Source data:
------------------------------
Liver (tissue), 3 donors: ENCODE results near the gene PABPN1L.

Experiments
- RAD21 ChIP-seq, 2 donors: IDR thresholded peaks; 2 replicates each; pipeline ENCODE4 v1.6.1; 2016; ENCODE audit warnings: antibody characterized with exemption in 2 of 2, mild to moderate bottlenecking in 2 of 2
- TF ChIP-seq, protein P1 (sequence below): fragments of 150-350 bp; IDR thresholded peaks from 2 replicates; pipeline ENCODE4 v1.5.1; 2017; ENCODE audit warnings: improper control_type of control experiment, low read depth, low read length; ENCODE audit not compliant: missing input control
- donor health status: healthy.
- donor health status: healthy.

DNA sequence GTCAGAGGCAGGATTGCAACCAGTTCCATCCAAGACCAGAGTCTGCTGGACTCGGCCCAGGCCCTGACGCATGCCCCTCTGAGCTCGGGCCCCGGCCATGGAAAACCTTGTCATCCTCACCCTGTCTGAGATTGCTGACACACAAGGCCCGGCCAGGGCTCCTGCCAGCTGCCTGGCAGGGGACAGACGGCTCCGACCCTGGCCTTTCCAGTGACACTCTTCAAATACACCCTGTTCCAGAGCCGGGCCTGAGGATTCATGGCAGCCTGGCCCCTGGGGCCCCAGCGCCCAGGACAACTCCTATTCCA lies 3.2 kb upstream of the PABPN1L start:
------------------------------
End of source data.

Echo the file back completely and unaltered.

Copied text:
Liver (tissue), 3 donors: ENCODE results near the gene PABPN1L.

Experiments
- RAD21 ChIP-seq, 2 donors: IDR thresholded peaks; 2 replicates each; pipeline ENCODE4 v1.6.1; 2016; ENCODE audit warnings: antibody characterized with exemption in 2 of 2, mild to moderate bottlenecking in 2 of 2
- TF ChIP-seq, protein P1 (sequence below): fragments of 150-350 bp; IDR thresholded peaks from 2 replicates; pipeline ENCODE4 v1.5.1; 2017; ENCODE audit warnings: improper control_type of control experiment, low read depth, low read length; ENCODE audit not compliant: missing input control
- donor health status: healthy.
- donor health status: healthy.

DNA sequence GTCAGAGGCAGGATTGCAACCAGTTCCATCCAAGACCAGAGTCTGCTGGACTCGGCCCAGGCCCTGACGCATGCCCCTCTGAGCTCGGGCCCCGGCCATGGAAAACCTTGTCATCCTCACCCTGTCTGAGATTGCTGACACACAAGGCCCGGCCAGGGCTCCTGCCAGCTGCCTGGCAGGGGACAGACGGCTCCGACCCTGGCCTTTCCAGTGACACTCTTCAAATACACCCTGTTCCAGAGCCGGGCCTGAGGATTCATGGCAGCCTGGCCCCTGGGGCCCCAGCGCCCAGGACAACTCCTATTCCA lies 3.2 kb upstream of the PABPN1L start: